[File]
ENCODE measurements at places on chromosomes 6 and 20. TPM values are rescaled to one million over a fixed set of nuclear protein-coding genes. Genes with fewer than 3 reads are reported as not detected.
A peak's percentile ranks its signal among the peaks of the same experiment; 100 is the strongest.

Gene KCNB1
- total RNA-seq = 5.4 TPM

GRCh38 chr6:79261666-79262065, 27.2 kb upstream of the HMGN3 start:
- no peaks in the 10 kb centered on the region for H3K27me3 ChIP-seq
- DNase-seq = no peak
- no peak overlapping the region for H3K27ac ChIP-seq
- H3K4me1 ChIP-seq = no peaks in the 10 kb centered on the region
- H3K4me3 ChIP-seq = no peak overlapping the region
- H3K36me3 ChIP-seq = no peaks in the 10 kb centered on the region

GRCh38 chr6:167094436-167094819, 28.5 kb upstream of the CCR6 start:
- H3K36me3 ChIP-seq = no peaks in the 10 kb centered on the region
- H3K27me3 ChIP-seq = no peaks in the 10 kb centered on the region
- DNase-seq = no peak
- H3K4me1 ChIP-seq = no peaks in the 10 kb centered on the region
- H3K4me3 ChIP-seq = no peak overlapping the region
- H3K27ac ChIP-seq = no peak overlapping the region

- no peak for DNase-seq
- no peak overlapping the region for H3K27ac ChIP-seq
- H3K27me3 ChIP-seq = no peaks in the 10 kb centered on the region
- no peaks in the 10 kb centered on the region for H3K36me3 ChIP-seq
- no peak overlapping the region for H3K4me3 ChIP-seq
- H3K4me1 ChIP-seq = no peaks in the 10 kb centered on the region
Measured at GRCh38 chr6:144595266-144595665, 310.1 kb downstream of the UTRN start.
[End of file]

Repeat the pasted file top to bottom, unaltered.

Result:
ENCODE measurements at places on chromosomes 6 and 20. TPM values are rescaled to one million over a fixed set of nuclear protein-coding genes. Genes with fewer than 3 reads are reported as not detected.
A peak's percentile ranks its signal among the peaks of the same experiment; 100 is the strongest.

Gene KCNB1
- total RNA-seq = 5.4 TPM

GRCh38 chr6:79261666-79262065, 27.2 kb upstream of the HMGN3 start:
- no peaks in the 10 kb centered on the region for H3K27me3 ChIP-seq
- DNase-seq = no peak
- no peak overlapping the region for H3K27ac ChIP-seq
- H3K4me1 ChIP-seq = no peaks in the 10 kb centered on the region
- H3K4me3 ChIP-seq = no peak overlapping the region
- H3K36me3 ChIP-seq = no peaks in the 10 kb centered on the region

GRCh38 chr6:167094436-167094819, 28.5 kb upstream of the CCR6 start:
- H3K36me3 ChIP-seq = no peaks in the 10 kb centered on the region
- H3K27me3 ChIP-seq = no peaks in the 10 kb centered on the region
- DNase-seq = no peak
- H3K4me1 ChIP-seq = no peaks in the 10 kb centered on the region
- H3K4me3 ChIP-seq = no peak overlapping the region
- H3K27ac ChIP-seq = no peak overlapping the region

- no peak for DNase-seq
- no peak overlapping the region for H3K27ac ChIP-seq
- H3K27me3 ChIP-seq = no peaks in the 10 kb centered on the region
- no peaks in the 10 kb centered on the region for H3K36me3 ChIP-seq
- no peak overlapping the region for H3K4me3 ChIP-seq
- H3K4me1 ChIP-seq = no peaks in the 10 kb centered on the region
Measured at GRCh38 chr6:144595266-144595665, 310.1 kb downstream of the UTRN start.